The almost universal neglect of William Godwin has led to the creation of a completely distorted picture of both his character and his works. He has become known less for his won writings than for his connection with contemporary men and women. He is the husband of Mary Wollstonecraft, the father or Mary Shelley and father-in-law of Percy Shelley, the friend of Coleridge, an amusing character in the essays of Hazlitt and Lamb, and an unpleasant one in the diaries of Crabb Robinson. Unfortunately, his teachings against political parties and other collective activities made him unsympathetic to the majority of socialists and reformers and lesser men acquired a much greater influence in the socialist movement.
John Stuart Mill, H.T. Bucke and Herbert Spencer, who went so far in the same direction as Godwin, made no recognition of the value of his thought. Even the anarchists, whose ideas were nearest to Godwin’s, gave him little acknowledgement, and chose as their prophets Proudhon, Bakuinin, Tolstoy and Kropotkin, whose leading ideas had already been outlined in Godwin’s Political Justice, published February, 1793.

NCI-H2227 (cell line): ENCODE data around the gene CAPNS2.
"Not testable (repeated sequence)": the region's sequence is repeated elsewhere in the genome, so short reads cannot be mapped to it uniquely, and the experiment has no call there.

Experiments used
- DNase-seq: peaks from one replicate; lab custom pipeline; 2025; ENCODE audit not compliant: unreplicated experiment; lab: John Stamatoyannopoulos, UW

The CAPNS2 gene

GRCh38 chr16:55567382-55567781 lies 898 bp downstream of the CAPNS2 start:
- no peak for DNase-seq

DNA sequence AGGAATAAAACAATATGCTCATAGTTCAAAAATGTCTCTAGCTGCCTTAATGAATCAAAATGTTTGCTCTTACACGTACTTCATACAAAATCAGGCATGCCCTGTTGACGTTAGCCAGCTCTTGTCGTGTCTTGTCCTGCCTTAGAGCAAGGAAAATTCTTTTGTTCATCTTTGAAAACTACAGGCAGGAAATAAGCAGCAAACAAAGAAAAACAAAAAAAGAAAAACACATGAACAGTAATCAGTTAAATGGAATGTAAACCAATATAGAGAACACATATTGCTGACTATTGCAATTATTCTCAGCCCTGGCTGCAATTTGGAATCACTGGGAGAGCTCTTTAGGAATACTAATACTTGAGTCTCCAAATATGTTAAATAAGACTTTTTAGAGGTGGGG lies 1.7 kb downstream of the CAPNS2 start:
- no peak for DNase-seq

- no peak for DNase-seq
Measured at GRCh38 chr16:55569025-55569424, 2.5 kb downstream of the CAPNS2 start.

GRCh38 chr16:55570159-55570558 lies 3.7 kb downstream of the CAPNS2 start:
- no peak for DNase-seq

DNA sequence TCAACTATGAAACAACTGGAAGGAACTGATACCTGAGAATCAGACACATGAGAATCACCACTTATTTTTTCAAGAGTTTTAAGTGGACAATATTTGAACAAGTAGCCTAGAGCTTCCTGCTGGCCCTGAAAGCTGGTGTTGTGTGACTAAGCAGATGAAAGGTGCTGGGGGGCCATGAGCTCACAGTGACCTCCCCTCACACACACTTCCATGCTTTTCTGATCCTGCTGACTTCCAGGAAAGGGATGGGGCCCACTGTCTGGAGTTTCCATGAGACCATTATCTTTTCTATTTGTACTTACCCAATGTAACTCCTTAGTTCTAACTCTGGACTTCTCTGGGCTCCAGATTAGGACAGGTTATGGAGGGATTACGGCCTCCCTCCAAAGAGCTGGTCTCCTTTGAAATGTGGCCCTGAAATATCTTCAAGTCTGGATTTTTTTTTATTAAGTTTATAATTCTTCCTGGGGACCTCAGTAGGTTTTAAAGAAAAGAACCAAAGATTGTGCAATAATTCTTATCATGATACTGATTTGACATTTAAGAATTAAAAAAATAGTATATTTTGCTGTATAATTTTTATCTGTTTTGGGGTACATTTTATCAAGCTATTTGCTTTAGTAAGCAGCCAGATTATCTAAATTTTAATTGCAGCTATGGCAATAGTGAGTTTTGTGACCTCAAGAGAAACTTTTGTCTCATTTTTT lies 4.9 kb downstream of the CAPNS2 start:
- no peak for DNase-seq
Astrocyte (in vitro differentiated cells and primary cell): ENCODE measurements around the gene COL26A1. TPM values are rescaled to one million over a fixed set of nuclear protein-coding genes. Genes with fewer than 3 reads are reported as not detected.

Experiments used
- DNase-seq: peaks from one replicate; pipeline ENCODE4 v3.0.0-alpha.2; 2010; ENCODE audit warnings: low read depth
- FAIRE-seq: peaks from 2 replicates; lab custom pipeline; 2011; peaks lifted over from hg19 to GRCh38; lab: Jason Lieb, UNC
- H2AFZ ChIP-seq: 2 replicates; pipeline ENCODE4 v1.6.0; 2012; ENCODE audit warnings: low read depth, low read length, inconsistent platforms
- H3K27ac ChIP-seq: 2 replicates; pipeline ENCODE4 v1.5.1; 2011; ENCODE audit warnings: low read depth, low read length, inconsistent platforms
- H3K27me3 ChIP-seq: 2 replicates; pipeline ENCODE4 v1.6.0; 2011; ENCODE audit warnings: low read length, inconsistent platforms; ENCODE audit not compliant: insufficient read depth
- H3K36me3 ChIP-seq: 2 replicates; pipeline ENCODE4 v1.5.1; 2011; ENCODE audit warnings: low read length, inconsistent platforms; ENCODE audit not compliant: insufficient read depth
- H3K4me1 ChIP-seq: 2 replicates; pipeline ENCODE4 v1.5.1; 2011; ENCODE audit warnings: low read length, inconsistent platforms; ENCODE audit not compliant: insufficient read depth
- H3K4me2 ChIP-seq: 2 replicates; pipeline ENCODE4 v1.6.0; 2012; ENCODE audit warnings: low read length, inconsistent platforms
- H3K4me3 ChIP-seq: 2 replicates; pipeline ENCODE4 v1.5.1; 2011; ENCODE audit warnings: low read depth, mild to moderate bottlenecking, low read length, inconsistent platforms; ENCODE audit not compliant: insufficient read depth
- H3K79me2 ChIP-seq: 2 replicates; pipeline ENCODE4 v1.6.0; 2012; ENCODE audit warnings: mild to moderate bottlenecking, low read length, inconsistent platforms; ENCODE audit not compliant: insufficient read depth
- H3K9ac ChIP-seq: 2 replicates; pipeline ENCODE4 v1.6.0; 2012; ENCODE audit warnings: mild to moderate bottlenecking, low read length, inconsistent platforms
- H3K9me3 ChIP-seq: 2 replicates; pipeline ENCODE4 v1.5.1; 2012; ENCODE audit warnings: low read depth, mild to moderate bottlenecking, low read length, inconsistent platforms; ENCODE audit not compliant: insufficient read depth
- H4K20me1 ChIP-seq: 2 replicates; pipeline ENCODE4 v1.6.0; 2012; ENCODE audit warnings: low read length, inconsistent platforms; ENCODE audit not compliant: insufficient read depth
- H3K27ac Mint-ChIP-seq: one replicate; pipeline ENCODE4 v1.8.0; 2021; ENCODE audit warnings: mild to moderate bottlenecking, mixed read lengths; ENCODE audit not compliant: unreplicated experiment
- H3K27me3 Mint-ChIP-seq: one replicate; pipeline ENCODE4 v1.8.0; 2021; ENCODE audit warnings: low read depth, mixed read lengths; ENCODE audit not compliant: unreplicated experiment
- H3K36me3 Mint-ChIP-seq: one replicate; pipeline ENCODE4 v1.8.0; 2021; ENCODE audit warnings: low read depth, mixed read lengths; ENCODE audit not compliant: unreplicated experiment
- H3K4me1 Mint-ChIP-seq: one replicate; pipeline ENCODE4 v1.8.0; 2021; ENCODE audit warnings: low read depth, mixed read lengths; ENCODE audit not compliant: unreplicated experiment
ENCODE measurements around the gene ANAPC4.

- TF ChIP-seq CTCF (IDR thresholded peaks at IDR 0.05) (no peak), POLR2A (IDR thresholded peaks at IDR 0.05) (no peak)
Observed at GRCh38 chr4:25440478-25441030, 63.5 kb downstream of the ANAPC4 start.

Woodcock’s study of Godwin is timely. An increasing number of people are turning away in disillusionment from the dreary world created by authoritarian or State socialism to discover that there is another and more revolutionary concept of political governing – still largely untried – that of libertarian socialism. Godwin was the first prophet of this social philosophy, and in the years that lie immediately ahead, his name and his message will be reanimated.